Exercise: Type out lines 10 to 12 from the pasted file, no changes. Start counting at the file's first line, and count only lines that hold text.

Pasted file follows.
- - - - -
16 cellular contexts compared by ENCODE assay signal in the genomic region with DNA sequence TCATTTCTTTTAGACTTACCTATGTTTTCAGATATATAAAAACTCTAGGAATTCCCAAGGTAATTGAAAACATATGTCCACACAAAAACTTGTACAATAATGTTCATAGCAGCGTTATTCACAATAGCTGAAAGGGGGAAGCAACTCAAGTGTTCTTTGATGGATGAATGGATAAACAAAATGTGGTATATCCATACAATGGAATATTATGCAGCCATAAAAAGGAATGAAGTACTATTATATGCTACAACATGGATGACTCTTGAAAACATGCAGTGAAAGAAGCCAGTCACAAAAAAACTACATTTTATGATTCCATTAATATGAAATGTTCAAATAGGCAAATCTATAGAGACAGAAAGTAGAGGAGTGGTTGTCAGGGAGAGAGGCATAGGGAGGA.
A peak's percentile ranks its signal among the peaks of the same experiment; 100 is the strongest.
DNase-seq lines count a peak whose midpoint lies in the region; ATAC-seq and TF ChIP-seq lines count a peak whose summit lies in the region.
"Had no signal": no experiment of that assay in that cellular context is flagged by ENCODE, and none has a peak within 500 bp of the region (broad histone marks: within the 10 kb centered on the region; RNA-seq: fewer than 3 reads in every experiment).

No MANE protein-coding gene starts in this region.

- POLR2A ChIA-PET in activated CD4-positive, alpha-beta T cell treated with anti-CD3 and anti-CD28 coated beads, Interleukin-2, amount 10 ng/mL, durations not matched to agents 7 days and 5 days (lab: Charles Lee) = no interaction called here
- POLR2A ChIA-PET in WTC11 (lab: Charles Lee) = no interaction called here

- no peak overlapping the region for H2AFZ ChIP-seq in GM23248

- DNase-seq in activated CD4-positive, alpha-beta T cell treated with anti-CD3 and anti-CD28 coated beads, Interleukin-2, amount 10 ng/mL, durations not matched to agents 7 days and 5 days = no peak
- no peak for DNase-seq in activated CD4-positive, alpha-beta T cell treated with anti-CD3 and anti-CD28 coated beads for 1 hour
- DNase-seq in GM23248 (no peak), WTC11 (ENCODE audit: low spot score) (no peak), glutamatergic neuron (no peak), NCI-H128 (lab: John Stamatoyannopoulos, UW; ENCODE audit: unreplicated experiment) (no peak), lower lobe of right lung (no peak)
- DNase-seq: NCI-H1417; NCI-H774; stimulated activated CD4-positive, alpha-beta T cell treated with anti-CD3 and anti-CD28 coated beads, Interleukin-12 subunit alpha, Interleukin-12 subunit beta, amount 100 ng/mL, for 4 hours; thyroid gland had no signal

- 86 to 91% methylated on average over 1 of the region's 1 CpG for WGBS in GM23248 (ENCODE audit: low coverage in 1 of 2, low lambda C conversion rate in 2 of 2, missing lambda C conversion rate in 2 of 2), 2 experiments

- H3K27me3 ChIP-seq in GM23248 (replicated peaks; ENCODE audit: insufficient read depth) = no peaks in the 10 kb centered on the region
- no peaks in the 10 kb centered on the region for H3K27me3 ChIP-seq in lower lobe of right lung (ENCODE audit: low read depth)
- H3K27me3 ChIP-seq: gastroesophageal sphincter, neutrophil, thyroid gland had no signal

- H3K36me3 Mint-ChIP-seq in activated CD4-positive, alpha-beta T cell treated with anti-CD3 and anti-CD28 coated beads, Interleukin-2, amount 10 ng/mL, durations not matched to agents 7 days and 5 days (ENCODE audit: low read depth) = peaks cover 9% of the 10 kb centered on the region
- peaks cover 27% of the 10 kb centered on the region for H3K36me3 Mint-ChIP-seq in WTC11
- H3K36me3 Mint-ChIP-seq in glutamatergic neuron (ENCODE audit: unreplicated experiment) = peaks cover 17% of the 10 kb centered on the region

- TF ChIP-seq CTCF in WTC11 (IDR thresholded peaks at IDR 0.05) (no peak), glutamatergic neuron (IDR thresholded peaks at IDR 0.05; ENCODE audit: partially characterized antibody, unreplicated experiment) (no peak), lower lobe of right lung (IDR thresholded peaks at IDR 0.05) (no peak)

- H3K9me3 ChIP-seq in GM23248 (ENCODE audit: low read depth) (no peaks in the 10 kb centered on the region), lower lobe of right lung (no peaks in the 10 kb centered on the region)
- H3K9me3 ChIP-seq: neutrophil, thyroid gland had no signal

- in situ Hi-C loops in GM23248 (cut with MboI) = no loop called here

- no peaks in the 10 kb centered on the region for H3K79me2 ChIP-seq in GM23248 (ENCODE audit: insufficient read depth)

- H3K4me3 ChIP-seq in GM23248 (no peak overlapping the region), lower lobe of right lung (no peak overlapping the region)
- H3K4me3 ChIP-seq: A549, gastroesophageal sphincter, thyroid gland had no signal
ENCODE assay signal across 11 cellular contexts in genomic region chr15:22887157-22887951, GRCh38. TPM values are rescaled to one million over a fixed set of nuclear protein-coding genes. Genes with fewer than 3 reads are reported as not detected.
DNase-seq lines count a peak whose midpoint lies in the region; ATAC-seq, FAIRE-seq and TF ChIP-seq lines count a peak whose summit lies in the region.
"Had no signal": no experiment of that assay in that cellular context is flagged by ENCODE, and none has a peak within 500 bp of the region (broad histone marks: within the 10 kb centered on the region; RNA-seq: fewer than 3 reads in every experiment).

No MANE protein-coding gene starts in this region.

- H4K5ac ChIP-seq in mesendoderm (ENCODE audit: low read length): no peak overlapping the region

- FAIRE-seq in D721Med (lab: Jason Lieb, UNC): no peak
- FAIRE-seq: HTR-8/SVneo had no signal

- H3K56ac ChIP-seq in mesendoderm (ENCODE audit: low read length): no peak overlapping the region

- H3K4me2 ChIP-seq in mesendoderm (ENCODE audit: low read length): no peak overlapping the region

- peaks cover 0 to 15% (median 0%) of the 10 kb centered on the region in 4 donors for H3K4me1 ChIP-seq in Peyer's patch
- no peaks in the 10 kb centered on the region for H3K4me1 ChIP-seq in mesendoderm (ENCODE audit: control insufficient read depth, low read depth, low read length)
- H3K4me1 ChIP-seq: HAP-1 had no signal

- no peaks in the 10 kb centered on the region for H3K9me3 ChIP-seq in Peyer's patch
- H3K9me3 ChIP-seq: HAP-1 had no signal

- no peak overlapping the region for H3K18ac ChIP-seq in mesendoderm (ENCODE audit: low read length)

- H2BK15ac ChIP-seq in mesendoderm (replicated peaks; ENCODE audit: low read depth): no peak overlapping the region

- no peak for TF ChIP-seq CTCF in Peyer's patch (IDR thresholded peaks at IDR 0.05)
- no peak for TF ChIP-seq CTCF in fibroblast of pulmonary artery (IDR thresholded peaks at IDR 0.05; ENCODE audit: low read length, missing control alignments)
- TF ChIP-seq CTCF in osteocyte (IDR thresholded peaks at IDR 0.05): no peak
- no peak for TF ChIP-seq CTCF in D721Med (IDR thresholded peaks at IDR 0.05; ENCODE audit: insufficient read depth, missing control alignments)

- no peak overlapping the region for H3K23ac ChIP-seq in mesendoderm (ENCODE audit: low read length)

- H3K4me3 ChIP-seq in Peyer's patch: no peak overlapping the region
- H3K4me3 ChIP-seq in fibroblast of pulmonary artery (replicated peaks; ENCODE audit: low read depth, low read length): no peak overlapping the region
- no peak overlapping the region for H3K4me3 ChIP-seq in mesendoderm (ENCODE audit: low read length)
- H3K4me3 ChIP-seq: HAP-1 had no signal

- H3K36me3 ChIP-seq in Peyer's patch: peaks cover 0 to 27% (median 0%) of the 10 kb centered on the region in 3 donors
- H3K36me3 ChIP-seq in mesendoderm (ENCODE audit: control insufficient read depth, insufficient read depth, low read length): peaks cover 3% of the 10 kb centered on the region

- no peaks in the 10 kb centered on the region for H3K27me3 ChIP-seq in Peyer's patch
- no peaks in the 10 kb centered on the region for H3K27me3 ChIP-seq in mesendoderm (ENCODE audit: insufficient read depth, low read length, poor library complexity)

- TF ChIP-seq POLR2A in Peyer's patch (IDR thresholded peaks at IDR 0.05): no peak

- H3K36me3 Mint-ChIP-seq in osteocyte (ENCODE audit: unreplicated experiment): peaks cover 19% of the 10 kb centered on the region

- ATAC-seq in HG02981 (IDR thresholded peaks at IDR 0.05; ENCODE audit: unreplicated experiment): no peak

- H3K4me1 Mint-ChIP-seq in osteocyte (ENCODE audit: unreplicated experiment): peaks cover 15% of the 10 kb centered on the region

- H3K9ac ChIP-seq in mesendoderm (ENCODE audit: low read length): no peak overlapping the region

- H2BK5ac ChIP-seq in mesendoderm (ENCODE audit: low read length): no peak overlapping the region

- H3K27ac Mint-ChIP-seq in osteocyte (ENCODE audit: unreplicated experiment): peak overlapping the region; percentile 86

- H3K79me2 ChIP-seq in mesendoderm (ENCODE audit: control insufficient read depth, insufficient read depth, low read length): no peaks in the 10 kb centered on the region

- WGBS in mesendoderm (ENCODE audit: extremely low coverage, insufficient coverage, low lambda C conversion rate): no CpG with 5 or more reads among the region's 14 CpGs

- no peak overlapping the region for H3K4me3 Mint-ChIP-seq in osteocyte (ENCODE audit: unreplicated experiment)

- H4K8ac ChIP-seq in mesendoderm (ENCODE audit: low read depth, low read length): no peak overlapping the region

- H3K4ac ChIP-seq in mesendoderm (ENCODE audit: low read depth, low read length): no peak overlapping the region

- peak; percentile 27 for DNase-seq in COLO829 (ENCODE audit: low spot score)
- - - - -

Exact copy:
- no peak for DNase-seq in activated CD4-positive, alpha-beta T cell treated with anti-CD3 and anti-CD28 coated beads for 1 hour
- DNase-seq in GM23248 (no peak), WTC11 (ENCODE audit: low spot score) (no peak), glutamatergic neuron (no peak), NCI-H128 (lab: John Stamatoyannopoulos, UW; ENCODE audit: unreplicated experiment) (no peak), lower lobe of right lung (no peak)
- DNase-seq: NCI-H1417; NCI-H774; stimulated activated CD4-positive, alpha-beta T cell treated with anti-CD3 and anti-CD28 coated beads, Interleukin-12 subunit alpha, Interleukin-12 subunit beta, amount 100 ng/mL, for 4 hours; thyroid gland had no signal